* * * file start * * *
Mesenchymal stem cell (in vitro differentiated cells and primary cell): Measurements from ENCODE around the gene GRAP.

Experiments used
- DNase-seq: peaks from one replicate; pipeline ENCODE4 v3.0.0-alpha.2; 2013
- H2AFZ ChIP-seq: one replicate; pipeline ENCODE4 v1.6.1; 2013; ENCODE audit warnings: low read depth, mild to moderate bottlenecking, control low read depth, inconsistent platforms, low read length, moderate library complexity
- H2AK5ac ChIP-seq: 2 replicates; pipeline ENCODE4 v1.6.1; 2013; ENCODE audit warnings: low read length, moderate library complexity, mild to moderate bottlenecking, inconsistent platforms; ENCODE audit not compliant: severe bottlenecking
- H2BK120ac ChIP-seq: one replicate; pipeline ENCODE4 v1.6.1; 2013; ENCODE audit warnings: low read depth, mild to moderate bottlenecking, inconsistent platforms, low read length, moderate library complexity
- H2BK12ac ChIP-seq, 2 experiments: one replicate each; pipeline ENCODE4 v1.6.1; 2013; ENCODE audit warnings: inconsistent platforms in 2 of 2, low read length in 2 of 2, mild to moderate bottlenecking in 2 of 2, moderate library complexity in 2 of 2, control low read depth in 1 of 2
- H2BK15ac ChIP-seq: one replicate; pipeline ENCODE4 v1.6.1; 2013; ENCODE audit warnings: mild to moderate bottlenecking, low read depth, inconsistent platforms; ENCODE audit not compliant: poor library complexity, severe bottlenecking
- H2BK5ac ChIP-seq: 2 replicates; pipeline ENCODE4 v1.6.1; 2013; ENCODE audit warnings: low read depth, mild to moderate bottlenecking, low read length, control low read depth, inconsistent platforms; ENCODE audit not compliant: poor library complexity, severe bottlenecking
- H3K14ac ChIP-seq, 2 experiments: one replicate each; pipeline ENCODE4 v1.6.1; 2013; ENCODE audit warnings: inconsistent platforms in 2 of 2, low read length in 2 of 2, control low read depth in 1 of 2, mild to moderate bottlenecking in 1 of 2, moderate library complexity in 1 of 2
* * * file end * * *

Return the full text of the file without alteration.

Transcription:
Mesenchymal stem cell (in vitro differentiated cells and primary cell): Measurements from ENCODE around the gene GRAP.

Experiments used
- DNase-seq: peaks from one replicate; pipeline ENCODE4 v3.0.0-alpha.2; 2013
- H2AFZ ChIP-seq: one replicate; pipeline ENCODE4 v1.6.1; 2013; ENCODE audit warnings: low read depth, mild to moderate bottlenecking, control low read depth, inconsistent platforms, low read length, moderate library complexity
- H2AK5ac ChIP-seq: 2 replicates; pipeline ENCODE4 v1.6.1; 2013; ENCODE audit warnings: low read length, moderate library complexity, mild to moderate bottlenecking, inconsistent platforms; ENCODE audit not compliant: severe bottlenecking
- H2BK120ac ChIP-seq: one replicate; pipeline ENCODE4 v1.6.1; 2013; ENCODE audit warnings: low read depth, mild to moderate bottlenecking, inconsistent platforms, low read length, moderate library complexity
- H2BK12ac ChIP-seq, 2 experiments: one replicate each; pipeline ENCODE4 v1.6.1; 2013; ENCODE audit warnings: inconsistent platforms in 2 of 2, low read length in 2 of 2, mild to moderate bottlenecking in 2 of 2, moderate library complexity in 2 of 2, control low read depth in 1 of 2
- H2BK15ac ChIP-seq: one replicate; pipeline ENCODE4 v1.6.1; 2013; ENCODE audit warnings: mild to moderate bottlenecking, low read depth, inconsistent platforms; ENCODE audit not compliant: poor library complexity, severe bottlenecking
- H2BK5ac ChIP-seq: 2 replicates; pipeline ENCODE4 v1.6.1; 2013; ENCODE audit warnings: low read depth, mild to moderate bottlenecking, low read length, control low read depth, inconsistent platforms; ENCODE audit not compliant: poor library complexity, severe bottlenecking
- H3K14ac ChIP-seq, 2 experiments: one replicate each; pipeline ENCODE4 v1.6.1; 2013; ENCODE audit warnings: inconsistent platforms in 2 of 2, low read length in 2 of 2, control low read depth in 1 of 2, mild to moderate bottlenecking in 1 of 2, moderate library complexity in 1 of 2